Getting Started in Research (College of Science & Engineering)

When given the task of researching something in depth as a postgraduate researcher it can be difficult to know where to begin. Luckily some advice and resources are on hand to help you in getting started with your own research. This post aims to guide you towards feeling comfortable with independent research. It’s packed full of advice from those who have ‘been there and done that’ and points to some useful links for support and other resources that are available at the university. Although this information is mainly aimed at researchers from the College of Science and Engineering, some of the advice may be applicable to other PGRs too. 

A close up view of someone's hands writing in a note-pad.
Christoph Braun 2012 (Wikimedia Commons). Original file here.

Let’s get started with some Top tips from current PhD students:

  • Allow yourself time to settle in and get used to everything. Thinking about the bigger picture is helpful for planning your research from the very beginning. It can also be helpful to set more short term goals than long term goals, I found that this works better for your productivity and ability to feel motivated – Ashwini, School of Mathematics and Statistics.
  • Get to grips with the current literature, this will help you to focus and come up with ideas on how to make progress in your area of research and show you the current techniques that have been used. But, don’t feel that you need to read everything that is out there. Find the papers that everyone references for starters and critically think about what you are reading – Sapphire, School of Geographical and Earth Sciences.
  • Don’t try to read too deeply into a subject as a lot of what you end up reading might not be useful to your research and might delay you in starting your research for real. Also, before you start doing anything in the lab, make sure you ask people how to do anything and ask people how they do it. Sometimes even something that seems straightforward has more to it! By looking at how other people carry things out you will also learn how to work more effectively – Jarosław, School of Engineering.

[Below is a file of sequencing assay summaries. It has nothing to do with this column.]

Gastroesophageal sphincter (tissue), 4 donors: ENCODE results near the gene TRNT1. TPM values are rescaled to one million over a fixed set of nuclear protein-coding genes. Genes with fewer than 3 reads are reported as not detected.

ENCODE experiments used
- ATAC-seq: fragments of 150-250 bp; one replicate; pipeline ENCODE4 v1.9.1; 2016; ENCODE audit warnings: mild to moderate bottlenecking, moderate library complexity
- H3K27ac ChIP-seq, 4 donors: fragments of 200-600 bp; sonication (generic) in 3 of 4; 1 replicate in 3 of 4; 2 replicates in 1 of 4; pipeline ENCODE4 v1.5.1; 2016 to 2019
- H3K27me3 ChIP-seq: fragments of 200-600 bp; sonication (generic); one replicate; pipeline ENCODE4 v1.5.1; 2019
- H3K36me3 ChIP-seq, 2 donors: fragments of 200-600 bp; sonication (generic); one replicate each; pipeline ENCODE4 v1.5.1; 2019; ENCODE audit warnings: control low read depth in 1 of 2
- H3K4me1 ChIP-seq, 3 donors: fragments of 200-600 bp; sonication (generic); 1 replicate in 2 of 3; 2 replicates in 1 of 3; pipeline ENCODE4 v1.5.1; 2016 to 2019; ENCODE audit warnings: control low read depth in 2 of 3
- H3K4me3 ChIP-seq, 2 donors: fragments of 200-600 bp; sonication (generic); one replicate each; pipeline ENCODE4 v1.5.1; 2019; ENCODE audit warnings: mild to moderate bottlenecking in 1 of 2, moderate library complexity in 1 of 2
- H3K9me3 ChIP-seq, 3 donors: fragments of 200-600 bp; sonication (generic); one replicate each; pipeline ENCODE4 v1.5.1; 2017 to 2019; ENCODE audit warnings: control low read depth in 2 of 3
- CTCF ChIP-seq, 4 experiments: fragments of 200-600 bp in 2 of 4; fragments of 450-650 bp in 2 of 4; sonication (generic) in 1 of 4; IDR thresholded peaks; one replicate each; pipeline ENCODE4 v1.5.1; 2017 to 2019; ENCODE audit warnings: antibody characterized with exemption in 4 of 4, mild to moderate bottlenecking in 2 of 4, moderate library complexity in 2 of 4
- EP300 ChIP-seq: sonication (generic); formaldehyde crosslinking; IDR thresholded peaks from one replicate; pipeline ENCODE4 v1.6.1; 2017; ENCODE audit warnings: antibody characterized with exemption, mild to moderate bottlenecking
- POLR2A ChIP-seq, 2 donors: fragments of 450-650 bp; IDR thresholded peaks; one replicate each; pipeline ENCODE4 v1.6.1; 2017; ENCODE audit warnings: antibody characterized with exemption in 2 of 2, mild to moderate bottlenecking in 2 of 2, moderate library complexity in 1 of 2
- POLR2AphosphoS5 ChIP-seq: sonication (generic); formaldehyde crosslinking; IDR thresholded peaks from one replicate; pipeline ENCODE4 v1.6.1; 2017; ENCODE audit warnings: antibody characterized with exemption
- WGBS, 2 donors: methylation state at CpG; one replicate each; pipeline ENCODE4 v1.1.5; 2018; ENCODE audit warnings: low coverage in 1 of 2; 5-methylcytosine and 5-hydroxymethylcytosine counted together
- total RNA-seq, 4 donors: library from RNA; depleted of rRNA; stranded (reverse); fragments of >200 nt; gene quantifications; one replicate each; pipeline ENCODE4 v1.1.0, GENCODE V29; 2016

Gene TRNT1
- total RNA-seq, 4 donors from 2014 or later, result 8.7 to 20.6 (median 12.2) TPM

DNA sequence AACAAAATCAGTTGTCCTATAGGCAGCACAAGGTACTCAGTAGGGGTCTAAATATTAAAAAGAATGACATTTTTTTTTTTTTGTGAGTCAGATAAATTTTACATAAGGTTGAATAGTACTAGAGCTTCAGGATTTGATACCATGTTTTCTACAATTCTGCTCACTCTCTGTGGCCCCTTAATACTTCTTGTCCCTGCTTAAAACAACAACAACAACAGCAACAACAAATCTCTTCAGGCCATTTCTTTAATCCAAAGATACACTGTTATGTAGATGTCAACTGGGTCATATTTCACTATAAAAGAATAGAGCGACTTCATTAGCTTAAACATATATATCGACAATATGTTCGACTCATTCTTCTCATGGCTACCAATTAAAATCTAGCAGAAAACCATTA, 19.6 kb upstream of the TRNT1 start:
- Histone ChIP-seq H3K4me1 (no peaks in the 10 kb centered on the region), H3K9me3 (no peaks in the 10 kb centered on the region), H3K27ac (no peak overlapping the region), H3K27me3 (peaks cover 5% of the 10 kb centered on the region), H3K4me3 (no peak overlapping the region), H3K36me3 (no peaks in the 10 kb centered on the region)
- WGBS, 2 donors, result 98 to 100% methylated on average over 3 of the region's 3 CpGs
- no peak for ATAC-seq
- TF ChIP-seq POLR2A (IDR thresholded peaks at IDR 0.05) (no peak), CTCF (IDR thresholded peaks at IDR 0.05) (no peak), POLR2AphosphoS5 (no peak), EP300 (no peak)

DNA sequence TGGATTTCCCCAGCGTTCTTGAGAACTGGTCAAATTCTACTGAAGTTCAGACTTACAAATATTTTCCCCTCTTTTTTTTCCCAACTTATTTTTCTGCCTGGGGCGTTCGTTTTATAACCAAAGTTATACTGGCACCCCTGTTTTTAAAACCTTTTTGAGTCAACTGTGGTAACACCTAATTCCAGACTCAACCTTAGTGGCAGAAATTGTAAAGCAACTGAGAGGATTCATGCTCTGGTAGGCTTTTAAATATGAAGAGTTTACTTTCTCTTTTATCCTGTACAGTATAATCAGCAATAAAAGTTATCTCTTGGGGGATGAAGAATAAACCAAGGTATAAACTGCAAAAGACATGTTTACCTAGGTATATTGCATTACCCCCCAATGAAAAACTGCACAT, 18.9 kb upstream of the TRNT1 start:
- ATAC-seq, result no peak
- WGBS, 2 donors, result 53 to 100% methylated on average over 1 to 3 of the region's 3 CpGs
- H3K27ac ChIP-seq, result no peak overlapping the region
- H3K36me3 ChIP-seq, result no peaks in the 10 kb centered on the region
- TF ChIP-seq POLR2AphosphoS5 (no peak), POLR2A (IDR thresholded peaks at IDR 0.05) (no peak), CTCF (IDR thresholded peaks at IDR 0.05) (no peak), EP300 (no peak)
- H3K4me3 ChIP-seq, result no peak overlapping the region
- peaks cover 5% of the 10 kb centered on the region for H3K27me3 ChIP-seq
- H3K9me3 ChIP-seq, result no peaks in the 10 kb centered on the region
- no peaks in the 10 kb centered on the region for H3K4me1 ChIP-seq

• Don’t be afraid to ask questions. In fact, actively ask questions – ask people about their life and their work, we are all people, and everyone loves to talk about themselves. Also, find a good coffee mug and be super nice to everyone in stores/the janitors/the lab technicians, as they are all really, really, useful people to know – Laura, School of Physics and Astronomy.
  • It’s important to know what everyone’s job is, including your own. For example, it’s your supervisor’s job to help and guide you. It’s important to ask for help if you’re not sure what you’re doing. Also, have a plan, but be ready to adapt it as you go along, and make sure that you take control of your own research – Stuart, School of Physics and Astronomy.

The best thing to do is to just get started – anything that you do in the very beginning related to your research will help in the long run. Your supervisors should also be able to give you advice about the best things to do in the first few months, so don’t be afraid to ask around for help. It’s expected that you will have some questions and need some guidance when you start your research, and throughout your studies, you are certainly not expected to know everything! After all…

“If we knew what it was we were doing, it would not be called research, would it?” – Albert Einstein

Resources to help you get started

The College of Science and Engineering Grad School have several training resources that are available to help you in getting started with your research. All of these can be found on MyCampus (Mycampus homepage > My Student Centre > Enrolment (to sign up for training courses) OR My Choices (to check which courses you have signed up for)). Each training course gives you credits, which are required for your annual progression (a compulsory requirement for all PGR students). For example, in the first year of your studies you are required to attain 8 training credits as a full-time student or 4 if you are a part-time student.

One course that will help you in your first few months has been highlighted by Heather Lambie of the Graduate School: PG Essentials – Strategies for a successful start to your PhD. This is an online course which aims to provide new researchers with practical information and skills for getting started with their PhD.

An explanation of the doctoral training research programme (and credit system), along with a link to the full list of training available  for PGR’s of the College of Science and Engineering can be found here.

Other useful links:

www.gla.ac.uk/media/media_381231_en.pdf – the College of Science and Engineering pocket guide: a handy guide with information and advice on getting the most out of your research.

www.gla.ac.uk/studentlife/ – All information you need about student life (as an international or home student), living in Glasgow and all university services, including Library & IT services and Careers support

Post Author: sapphire

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